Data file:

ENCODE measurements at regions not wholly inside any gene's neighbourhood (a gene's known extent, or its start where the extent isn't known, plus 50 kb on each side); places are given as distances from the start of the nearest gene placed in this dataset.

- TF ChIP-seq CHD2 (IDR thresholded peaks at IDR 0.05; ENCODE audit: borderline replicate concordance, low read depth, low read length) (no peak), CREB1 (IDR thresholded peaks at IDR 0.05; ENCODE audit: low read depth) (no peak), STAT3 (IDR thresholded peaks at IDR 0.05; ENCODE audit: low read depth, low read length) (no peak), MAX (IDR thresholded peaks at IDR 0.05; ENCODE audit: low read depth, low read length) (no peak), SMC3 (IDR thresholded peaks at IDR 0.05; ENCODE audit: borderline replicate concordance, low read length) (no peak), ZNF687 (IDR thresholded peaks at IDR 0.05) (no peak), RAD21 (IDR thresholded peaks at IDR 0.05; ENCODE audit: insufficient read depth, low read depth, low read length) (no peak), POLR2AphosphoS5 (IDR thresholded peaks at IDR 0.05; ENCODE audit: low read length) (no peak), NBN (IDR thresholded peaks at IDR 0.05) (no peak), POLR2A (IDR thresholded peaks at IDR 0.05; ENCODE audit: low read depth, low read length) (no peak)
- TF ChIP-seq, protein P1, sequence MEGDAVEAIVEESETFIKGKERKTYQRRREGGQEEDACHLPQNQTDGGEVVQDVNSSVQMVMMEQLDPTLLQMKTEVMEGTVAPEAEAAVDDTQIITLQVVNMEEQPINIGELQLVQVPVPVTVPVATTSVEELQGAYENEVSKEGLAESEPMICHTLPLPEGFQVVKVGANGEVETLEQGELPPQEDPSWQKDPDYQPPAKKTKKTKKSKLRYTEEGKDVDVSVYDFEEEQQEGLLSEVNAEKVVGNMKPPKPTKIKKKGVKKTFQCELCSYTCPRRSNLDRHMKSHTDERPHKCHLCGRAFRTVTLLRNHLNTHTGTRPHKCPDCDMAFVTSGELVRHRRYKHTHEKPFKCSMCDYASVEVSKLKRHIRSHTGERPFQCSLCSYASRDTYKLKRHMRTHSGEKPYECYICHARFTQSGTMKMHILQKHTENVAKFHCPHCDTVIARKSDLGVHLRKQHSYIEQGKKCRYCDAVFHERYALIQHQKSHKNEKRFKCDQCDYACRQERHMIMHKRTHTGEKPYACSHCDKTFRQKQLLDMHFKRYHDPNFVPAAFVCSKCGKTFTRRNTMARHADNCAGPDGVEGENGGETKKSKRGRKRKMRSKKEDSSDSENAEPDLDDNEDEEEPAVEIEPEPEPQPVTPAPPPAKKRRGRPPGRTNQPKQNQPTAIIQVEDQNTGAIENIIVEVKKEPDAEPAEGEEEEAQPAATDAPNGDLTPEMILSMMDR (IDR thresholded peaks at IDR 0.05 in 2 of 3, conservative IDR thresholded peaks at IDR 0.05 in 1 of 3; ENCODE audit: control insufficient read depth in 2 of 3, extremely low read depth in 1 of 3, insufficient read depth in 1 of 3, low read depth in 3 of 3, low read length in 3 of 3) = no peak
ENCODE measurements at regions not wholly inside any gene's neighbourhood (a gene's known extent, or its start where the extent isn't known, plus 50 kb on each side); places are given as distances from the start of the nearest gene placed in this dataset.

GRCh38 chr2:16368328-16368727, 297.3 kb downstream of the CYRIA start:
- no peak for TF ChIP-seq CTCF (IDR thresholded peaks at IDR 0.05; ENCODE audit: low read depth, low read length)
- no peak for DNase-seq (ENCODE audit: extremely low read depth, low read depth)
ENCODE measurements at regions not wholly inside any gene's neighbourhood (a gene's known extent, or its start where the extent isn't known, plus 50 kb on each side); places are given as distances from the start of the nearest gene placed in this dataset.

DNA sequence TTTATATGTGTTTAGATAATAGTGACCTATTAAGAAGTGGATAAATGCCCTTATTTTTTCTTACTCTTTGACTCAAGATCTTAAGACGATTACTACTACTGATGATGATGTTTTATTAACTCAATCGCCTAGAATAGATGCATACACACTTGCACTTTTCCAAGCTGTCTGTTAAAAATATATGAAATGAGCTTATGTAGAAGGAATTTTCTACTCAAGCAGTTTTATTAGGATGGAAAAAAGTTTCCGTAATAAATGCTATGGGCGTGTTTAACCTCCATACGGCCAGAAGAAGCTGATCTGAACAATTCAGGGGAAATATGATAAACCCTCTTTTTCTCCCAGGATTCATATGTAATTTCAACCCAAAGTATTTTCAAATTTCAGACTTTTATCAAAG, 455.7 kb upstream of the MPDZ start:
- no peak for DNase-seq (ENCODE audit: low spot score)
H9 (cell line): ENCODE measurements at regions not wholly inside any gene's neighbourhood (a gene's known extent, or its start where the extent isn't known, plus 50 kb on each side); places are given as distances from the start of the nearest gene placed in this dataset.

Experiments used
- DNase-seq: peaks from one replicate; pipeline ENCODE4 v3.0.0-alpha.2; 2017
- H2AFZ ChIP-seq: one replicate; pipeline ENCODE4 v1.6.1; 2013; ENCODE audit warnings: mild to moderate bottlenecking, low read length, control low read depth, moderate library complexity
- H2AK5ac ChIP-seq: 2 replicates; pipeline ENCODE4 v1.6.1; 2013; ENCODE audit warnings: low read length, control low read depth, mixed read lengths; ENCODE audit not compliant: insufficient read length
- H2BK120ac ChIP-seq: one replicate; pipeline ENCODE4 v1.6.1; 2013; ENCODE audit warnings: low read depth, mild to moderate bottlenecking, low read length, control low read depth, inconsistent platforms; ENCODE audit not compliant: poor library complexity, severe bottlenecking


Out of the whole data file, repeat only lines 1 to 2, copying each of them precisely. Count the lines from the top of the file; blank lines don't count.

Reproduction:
ENCODE measurements at regions not wholly inside any gene's neighbourhood (a gene's known extent, or its start where the extent isn't known, plus 50 kb on each side); places are given as distances from the start of the nearest gene placed in this dataset.

- TF ChIP-seq CHD2 (IDR thresholded peaks at IDR 0.05; ENCODE audit: borderline replicate concordance, low read depth, low read length) (no peak), CREB1 (IDR thresholded peaks at IDR 0.05; ENCODE audit: low read depth) (no peak), STAT3 (IDR thresholded peaks at IDR 0.05; ENCODE audit: low read depth, low read length) (no peak), MAX (IDR thresholded peaks at IDR 0.05; ENCODE audit: low read depth, low read length) (no peak), SMC3 (IDR thresholded peaks at IDR 0.05; ENCODE audit: borderline replicate concordance, low read length) (no peak), ZNF687 (IDR thresholded peaks at IDR 0.05) (no peak), RAD21 (IDR thresholded peaks at IDR 0.05; ENCODE audit: insufficient read depth, low read depth, low read length) (no peak), POLR2AphosphoS5 (IDR thresholded peaks at IDR 0.05; ENCODE audit: low read length) (no peak), NBN (IDR thresholded peaks at IDR 0.05) (no peak), POLR2A (IDR thresholded peaks at IDR 0.05; ENCODE audit: low read depth, low read length) (no peak)